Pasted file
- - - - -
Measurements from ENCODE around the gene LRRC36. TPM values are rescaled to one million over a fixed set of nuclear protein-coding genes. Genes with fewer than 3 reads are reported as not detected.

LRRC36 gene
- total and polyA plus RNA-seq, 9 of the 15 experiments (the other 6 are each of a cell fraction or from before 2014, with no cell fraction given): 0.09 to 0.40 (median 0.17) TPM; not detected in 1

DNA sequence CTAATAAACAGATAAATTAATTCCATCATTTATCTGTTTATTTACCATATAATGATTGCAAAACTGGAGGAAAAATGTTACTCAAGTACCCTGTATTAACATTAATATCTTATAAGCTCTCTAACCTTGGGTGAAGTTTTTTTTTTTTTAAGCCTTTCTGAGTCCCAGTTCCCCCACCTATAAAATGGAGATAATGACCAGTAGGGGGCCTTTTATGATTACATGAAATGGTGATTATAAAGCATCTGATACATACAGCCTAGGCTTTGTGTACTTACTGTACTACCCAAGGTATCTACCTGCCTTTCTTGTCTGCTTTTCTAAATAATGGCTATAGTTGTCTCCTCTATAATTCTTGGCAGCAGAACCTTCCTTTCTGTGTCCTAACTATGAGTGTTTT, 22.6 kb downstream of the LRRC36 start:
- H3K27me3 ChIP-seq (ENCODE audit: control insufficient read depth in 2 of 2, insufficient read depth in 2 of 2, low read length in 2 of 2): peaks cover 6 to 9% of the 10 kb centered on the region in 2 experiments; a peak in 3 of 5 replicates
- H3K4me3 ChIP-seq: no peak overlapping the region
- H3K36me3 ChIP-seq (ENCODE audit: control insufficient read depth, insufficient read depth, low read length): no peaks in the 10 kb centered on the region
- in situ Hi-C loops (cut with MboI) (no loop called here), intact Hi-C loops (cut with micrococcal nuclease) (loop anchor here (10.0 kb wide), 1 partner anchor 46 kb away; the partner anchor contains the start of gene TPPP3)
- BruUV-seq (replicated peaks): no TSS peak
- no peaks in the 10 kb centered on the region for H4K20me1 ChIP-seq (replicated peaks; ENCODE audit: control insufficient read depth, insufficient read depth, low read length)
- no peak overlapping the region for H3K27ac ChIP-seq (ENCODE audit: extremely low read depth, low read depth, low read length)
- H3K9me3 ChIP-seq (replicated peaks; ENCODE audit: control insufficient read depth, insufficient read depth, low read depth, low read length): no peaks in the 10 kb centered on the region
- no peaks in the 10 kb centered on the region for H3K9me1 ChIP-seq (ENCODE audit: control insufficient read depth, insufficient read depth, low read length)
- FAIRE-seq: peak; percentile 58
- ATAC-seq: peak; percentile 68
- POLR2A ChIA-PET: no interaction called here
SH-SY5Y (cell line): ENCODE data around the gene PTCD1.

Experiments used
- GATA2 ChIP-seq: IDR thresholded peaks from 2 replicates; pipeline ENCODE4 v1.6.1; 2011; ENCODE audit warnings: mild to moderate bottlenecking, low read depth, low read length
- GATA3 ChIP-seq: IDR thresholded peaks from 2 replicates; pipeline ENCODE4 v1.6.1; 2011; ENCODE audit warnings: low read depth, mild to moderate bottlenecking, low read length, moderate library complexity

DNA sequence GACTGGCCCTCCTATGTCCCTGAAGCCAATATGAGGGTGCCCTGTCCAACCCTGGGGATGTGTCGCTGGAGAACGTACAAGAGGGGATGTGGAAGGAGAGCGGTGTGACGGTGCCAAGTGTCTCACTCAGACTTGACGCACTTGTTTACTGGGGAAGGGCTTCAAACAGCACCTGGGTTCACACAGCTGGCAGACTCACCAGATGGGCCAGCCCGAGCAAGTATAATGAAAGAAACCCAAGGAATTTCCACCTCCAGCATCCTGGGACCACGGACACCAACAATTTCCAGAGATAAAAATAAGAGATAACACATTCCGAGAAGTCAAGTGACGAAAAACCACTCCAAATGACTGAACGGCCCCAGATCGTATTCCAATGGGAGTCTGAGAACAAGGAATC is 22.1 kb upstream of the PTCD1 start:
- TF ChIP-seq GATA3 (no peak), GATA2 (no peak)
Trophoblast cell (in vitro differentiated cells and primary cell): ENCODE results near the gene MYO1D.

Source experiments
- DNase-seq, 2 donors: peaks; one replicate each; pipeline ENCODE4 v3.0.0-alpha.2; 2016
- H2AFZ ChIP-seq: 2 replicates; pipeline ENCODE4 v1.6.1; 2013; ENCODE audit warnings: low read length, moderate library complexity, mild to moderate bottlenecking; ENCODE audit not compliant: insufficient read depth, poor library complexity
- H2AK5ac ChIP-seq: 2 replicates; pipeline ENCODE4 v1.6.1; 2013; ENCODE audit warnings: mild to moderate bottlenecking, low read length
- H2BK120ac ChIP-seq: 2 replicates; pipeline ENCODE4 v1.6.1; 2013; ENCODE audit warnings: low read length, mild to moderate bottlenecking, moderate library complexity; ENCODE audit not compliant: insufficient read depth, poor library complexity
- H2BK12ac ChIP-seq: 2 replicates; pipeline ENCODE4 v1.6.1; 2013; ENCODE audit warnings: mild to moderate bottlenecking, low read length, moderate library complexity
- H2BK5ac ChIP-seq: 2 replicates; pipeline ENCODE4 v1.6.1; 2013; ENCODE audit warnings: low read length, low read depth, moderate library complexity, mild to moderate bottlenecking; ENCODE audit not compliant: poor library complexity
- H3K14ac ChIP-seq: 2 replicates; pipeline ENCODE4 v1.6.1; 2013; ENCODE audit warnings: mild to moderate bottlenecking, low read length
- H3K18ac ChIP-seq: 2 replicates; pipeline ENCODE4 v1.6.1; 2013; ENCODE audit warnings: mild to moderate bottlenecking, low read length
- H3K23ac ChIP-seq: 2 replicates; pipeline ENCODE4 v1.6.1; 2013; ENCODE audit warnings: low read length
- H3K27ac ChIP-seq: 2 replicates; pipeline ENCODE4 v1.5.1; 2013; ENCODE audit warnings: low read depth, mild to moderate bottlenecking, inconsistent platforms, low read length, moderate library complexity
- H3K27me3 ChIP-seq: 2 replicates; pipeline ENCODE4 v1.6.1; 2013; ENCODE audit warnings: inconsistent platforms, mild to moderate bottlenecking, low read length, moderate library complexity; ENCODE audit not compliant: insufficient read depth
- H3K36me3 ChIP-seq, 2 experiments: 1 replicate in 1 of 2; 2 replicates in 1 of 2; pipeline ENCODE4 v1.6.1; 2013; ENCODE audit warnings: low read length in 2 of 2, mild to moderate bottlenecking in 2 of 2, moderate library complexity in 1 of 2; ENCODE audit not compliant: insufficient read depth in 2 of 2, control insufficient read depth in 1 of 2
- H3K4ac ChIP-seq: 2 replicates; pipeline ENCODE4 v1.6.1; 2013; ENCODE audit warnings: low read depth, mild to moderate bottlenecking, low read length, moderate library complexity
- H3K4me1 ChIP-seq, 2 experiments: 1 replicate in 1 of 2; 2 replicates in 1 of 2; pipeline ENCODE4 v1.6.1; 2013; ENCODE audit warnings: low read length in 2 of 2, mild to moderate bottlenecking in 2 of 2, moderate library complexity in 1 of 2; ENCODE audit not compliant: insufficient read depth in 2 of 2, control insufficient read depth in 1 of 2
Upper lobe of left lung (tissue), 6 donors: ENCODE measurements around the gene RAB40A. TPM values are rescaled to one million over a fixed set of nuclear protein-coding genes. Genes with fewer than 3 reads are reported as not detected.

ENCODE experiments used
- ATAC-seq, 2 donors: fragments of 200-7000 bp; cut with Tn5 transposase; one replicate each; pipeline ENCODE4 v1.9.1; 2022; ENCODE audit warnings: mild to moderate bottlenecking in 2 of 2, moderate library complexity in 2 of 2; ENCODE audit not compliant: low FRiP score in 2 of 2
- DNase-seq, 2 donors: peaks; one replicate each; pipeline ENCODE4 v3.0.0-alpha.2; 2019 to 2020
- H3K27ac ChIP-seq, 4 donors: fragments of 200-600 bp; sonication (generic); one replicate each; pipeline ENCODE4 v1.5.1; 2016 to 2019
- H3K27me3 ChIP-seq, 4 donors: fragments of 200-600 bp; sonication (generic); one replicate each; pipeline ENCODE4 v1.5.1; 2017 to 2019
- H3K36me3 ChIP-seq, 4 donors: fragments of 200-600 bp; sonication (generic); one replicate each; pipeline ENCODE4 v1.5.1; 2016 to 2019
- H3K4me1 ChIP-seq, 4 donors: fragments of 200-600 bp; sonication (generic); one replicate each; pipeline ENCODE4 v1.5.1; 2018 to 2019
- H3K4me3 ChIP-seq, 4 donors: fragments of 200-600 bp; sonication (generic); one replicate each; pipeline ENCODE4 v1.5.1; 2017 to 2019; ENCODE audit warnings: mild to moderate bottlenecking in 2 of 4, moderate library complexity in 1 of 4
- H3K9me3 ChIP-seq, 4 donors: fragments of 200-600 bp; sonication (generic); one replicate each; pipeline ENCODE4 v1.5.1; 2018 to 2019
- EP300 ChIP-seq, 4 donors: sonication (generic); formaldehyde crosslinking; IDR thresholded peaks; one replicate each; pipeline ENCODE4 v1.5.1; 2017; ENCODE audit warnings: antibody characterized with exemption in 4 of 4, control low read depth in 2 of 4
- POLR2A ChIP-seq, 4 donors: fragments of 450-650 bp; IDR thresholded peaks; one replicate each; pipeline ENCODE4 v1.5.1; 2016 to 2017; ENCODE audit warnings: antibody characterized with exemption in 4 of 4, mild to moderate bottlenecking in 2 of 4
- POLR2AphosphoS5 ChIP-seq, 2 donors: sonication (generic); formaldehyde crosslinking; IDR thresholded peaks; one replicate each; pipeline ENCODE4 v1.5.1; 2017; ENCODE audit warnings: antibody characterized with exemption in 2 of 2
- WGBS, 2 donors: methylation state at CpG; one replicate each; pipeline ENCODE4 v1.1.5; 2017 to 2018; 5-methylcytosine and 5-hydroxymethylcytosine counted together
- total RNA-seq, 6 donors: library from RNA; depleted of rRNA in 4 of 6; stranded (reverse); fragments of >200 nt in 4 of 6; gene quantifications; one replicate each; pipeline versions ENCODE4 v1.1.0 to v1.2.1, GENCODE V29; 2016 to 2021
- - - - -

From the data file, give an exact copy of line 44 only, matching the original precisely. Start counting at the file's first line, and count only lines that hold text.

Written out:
- H3K27me3 ChIP-seq, 4 donors: fragments of 200-600 bp; sonication (generic); one replicate each; pipeline ENCODE4 v1.5.1; 2017 to 2019